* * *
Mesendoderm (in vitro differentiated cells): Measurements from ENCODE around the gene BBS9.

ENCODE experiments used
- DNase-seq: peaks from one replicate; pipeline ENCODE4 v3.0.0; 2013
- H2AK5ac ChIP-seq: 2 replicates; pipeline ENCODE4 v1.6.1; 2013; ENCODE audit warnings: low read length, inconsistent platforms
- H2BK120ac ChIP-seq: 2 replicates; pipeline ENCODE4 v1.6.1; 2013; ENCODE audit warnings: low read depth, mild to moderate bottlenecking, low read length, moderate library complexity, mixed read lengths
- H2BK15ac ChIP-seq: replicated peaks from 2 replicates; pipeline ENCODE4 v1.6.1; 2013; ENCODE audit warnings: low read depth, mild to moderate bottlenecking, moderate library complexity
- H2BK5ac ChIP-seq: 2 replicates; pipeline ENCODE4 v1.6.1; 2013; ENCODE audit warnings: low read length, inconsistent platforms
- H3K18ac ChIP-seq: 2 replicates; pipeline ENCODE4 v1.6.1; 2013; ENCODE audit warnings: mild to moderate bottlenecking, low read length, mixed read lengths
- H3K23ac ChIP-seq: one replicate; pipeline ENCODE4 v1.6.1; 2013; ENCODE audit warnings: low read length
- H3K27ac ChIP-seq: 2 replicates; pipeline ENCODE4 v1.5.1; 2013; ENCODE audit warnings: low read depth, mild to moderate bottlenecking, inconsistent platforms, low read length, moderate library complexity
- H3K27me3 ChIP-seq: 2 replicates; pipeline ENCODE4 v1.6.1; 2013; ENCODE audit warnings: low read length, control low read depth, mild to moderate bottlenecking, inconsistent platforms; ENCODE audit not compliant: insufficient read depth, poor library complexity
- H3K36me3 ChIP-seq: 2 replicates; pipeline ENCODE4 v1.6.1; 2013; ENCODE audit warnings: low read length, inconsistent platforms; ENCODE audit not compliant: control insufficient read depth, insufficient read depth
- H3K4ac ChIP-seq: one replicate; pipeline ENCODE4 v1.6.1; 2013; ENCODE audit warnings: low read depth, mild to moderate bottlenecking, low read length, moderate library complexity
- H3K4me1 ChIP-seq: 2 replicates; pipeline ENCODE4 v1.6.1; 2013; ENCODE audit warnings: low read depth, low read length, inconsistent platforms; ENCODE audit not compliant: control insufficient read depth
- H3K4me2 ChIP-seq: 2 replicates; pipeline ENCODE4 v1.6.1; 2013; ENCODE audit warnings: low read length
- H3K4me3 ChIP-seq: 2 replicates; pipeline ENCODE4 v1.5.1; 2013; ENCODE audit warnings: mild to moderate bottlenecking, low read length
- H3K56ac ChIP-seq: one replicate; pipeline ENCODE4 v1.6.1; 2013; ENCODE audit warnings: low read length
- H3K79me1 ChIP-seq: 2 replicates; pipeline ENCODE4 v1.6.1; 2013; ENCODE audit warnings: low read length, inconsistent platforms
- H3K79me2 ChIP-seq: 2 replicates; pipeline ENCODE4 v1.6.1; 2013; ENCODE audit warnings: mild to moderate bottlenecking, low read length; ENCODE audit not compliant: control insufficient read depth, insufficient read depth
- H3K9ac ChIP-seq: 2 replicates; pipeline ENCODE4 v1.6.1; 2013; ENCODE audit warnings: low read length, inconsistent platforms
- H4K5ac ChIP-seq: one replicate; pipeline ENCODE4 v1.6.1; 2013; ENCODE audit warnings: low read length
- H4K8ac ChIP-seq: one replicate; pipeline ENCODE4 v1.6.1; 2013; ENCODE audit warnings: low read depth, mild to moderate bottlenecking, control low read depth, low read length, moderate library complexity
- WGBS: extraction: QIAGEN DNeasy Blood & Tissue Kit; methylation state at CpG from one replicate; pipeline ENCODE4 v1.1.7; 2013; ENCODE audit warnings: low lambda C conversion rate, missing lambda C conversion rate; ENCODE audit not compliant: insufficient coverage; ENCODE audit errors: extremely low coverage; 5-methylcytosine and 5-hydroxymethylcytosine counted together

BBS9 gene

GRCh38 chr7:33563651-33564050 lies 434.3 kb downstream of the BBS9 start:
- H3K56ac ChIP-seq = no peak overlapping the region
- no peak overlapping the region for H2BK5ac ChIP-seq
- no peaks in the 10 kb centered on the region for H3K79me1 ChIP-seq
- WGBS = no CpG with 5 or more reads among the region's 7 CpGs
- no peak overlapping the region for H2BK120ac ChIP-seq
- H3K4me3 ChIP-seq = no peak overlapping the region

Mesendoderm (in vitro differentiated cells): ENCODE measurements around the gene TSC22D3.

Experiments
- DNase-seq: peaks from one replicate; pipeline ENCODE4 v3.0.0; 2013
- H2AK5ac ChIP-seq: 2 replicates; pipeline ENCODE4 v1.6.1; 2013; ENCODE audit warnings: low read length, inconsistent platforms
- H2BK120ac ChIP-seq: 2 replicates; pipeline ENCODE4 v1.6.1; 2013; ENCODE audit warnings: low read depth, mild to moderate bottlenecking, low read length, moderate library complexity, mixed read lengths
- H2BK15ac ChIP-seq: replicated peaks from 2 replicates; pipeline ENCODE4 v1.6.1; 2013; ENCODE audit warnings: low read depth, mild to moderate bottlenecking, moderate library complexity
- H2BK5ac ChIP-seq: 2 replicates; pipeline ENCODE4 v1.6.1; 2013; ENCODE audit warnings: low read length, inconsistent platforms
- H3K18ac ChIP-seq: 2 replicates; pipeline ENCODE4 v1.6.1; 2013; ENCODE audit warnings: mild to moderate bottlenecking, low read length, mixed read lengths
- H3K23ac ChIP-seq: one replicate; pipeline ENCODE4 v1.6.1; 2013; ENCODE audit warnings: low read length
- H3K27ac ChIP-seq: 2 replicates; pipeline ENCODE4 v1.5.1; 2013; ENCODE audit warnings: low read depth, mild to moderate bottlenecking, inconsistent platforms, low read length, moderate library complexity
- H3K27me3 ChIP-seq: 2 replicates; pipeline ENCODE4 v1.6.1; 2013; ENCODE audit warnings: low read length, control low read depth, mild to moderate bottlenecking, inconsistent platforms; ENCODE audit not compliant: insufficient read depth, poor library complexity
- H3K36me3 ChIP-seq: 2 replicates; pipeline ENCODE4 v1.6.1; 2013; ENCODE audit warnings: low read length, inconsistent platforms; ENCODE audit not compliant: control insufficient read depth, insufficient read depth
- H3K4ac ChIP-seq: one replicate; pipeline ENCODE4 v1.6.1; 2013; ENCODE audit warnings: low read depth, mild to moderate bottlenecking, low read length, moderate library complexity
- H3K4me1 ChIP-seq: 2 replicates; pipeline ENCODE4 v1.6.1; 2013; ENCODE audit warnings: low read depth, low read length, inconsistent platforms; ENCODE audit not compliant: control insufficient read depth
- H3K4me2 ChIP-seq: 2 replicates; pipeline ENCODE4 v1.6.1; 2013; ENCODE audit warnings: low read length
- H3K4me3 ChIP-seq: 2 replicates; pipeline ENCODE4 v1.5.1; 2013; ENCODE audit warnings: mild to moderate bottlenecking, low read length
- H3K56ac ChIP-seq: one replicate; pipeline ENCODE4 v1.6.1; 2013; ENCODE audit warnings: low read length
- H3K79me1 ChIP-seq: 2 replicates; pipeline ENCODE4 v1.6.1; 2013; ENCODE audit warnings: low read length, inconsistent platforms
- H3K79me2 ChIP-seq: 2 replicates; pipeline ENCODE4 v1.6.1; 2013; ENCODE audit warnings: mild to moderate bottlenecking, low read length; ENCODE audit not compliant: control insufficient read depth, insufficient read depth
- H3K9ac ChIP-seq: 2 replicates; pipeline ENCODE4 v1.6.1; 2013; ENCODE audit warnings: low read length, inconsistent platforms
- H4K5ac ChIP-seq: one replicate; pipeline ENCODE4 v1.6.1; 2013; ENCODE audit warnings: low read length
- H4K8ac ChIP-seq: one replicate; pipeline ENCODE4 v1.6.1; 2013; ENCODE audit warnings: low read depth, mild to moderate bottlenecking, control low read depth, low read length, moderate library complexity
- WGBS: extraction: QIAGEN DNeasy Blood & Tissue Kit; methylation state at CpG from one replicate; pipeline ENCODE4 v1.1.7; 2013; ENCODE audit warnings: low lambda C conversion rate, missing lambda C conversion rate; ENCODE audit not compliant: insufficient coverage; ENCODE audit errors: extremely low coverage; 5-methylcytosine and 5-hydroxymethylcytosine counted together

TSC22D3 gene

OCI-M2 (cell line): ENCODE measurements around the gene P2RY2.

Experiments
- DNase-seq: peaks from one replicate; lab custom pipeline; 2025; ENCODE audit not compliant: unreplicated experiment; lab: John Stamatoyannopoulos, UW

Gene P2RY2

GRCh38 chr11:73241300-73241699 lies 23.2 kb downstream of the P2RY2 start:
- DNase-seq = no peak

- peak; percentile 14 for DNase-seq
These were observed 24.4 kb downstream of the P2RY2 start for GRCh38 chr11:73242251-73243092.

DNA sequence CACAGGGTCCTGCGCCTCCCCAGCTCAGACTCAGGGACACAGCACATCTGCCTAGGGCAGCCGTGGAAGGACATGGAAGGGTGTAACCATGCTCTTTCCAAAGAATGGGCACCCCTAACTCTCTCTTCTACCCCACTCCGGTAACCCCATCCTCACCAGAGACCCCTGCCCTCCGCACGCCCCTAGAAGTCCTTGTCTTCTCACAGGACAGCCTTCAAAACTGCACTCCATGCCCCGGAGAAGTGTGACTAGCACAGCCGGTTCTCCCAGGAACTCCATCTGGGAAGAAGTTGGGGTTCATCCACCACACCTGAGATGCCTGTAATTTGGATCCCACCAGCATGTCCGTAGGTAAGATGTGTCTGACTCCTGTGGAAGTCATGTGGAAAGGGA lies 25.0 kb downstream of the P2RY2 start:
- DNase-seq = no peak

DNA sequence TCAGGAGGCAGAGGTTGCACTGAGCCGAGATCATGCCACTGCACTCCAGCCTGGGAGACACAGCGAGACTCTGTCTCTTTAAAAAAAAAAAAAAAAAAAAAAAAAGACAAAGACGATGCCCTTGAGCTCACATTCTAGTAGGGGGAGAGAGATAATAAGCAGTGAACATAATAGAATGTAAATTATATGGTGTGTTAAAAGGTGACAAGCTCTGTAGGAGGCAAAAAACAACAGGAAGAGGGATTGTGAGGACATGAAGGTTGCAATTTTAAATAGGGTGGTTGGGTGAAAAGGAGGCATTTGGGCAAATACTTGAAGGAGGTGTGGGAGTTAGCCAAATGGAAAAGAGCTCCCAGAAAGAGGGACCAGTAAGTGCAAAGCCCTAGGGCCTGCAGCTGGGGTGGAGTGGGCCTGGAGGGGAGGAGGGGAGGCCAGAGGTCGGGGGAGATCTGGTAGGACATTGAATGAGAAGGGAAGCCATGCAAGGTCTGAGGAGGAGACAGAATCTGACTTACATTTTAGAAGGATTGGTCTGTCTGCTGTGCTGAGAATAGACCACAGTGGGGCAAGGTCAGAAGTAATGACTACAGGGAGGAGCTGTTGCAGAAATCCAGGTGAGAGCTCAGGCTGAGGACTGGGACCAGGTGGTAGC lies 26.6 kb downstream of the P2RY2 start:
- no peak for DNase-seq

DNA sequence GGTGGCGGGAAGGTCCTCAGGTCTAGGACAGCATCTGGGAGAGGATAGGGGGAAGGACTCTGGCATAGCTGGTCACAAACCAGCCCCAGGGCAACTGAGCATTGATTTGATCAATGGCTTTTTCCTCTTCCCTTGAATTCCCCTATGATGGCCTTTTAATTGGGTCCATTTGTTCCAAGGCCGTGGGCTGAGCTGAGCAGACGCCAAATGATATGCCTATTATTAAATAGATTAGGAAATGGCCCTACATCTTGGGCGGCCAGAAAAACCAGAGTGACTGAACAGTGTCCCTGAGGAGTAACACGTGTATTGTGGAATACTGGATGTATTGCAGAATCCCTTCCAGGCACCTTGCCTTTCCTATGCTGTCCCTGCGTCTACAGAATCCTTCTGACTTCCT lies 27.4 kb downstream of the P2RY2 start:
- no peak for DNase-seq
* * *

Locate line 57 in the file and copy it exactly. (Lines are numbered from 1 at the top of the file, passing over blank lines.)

Experiments